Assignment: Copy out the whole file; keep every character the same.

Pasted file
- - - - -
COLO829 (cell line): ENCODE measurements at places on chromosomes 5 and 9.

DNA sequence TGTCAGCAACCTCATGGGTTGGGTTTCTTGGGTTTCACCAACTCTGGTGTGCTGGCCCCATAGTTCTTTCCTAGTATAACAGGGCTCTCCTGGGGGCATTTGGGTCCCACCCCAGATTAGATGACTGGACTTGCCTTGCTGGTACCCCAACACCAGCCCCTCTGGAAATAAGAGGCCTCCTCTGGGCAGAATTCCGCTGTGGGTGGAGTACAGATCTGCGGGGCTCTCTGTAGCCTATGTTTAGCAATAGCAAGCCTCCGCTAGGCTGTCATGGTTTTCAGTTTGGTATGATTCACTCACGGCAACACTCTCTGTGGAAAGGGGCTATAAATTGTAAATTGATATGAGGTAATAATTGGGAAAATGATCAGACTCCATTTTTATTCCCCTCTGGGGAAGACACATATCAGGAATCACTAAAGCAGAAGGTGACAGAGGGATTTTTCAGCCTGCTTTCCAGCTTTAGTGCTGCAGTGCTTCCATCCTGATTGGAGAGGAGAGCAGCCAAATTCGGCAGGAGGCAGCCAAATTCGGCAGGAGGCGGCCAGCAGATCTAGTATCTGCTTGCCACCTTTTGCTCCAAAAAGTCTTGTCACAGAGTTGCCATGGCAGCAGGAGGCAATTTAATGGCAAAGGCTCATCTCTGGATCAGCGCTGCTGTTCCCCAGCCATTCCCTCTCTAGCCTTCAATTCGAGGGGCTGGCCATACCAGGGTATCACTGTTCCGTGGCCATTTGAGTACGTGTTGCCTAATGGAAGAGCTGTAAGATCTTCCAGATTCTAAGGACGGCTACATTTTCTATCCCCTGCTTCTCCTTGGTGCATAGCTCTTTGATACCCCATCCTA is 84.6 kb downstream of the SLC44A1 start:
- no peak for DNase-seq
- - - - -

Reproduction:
COLO829 (cell line): ENCODE measurements at places on chromosomes 5 and 9.

DNA sequence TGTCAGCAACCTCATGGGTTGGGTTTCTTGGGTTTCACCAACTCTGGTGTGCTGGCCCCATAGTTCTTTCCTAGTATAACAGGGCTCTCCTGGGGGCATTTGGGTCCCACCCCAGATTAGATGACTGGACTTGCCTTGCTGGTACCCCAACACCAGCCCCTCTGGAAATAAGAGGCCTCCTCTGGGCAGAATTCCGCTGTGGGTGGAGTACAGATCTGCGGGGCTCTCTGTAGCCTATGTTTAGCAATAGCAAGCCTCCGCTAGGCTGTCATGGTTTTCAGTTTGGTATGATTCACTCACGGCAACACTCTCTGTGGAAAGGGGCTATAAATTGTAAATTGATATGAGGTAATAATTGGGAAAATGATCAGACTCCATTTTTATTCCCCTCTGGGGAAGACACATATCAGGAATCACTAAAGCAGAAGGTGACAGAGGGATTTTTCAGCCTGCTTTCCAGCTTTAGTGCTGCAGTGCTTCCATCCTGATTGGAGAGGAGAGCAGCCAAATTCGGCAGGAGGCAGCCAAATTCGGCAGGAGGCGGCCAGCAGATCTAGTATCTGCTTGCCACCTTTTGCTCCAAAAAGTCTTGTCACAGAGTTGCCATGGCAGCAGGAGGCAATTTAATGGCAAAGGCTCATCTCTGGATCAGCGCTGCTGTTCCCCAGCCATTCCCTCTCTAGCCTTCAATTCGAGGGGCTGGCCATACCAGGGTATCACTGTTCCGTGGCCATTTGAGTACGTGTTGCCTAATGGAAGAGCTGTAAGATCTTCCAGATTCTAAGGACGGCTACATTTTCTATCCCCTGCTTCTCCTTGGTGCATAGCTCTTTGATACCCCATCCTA is 84.6 kb downstream of the SLC44A1 start:
- no peak for DNase-seq